Twenty-five years after she bought it, Bryant-Lake Bowl (810 W. Lake St., Mpls., owner Kim Bartmann is selling her landmark restaurant-theater-bowling alley.

The buyer is Erica Gilbert. She started at the BLB 12 years ago as a wait assistant, and now works as "bartender, slash, manager, slash server," she said.

Her plan? "I'm not doing anything to it. It's perfect the way it is," said Gilbert. "Everything is staying the same. Well, we'll be getting some working chairs. Updating the chairs, that's the highlight."

Bartmann's reasons for selling are simple.

"Because it's time, and because Erica wanted to buy it," she said. "I've always considered myself a responsible shepherd of a place that has been there for a long time, and will be there long into the future. Erica has worked there a long time, and I have other things to do. This feels good."

Yes, Bartmann is a busy woman. She owns 10 Minneapolis restaurants: Barbette, Pat's Tap, Bread & Pickle, Gigi's Café, Tiny Diner, Red Stag Supperclub, the Bird, Trapeze, Book Club and the Bryant-Lake Bowl.

"We've lost so many coveted neighborhood restaurants in the city of Minneapolis over the last couple of years," said Bartmann. "If everyone wants the Bryant-Lake Bowl to be here, then they've got to hopefully come in once in a while to have breakfast, or see a show, or bowl, and help keep it going."

Bartmann, a visionary restaurateur, was operating one of the Twin Cities' first coffeehouses, Cafe Wyrd (it's now the home of Barbette), when she saw the culinary — and cultural — possibilities in the eight-lane bowling alley.

"I was really into beer and wine, and I thought, 'Why can't there be a place that has really good beer and wine, and an espresso machine, and not be pretentious?'" she said. "It was a kind of a wine-for-the-people thing. One day I drove past the Bryant-Lake Bowl and thought, 'Wow, that would be a cool place for a wine bar, because you can't be pretentious in a bowling alley."

The BLB, which dates to 1936, has played a key role in Bartmann's career as a restaurateur and impresario. When she bought the place from Bill Drouches in the summer of 1993, one of her first decisions was to convert the bowling alley's game room into the Bryant-Lake Bowl Theater.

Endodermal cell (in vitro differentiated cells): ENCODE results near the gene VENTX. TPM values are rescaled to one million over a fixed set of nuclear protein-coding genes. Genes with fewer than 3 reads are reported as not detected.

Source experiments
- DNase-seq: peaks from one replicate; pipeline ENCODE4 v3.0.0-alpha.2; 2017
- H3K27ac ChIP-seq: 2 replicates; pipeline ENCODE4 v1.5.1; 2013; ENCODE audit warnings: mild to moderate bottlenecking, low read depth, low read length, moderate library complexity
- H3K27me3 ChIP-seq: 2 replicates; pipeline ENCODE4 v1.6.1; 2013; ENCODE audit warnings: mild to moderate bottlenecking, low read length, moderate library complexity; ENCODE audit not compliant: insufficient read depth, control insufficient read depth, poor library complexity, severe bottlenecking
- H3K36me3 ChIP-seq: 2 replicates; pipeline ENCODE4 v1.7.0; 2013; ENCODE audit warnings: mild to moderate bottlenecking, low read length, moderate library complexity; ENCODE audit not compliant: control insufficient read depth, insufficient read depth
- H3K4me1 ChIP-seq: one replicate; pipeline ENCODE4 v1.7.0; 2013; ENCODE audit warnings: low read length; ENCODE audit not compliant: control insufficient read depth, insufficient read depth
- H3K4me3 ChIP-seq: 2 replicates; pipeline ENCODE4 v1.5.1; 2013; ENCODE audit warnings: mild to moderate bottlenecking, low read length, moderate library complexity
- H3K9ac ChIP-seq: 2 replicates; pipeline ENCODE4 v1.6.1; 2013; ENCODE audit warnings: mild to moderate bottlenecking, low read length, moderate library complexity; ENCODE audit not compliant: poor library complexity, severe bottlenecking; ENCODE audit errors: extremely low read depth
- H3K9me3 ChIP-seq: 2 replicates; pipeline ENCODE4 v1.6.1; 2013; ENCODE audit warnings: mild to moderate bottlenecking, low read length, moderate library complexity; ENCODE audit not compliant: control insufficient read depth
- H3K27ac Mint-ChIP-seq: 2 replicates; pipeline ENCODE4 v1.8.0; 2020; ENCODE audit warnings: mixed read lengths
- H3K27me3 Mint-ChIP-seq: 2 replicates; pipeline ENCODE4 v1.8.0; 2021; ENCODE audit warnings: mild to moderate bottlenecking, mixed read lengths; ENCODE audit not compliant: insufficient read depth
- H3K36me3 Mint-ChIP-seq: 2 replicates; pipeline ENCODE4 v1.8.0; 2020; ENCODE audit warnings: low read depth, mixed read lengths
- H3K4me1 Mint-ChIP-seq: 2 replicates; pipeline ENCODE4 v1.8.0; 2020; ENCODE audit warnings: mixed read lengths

"It was probably the first theater in the country with a model that supported the artists — with box office, marketing and tech — by splitting the proceeds at the door, fifty-fifty," said Bartmann. "It worked great for the artists, and it still does."

The 90-seat theater has helped to launch the careers of an incalculable number of performers and artists, including Emmy winner Maile Flanagan. As part of her hey-kids-let's-put-on-a-show attitude, Bartmann recycled the theater's seats from an east-metro high school.

"We went over with a truck and hauled them out," she said. "They're still in the same condition today as when we got them 25 years ago. They're indestructible, knock on wood."

When she took over ownership of the BLB, the only alcoholic libation being served from the battered (and original) mahogany bar was 3.2 Pig's Eye beer. The sole menu item was potato chips, sold from a vending machine. During a quick, 30-day renovation, the bowling alley's shoe counter was replaced with a kitchen. It's still one of the smallest commercial kitchens in the Twin Cities, and its night-owl hours helped spark a late-night dining scene. Chef Laura Wade was recruited from Cafe Brenda.

"She brought in some really good food," said Bartmann. "After Lucia's, we were probably the second place to serve a mesclun salad. That was radical in 1993."

The transaction should close in the coming weeks. In the meantime, Bartmann is gearing up for the BLB's annual Halloween party on Oct. 31.

"I'll be there," she said. "And hopefully someone is going to give me a retirement watch."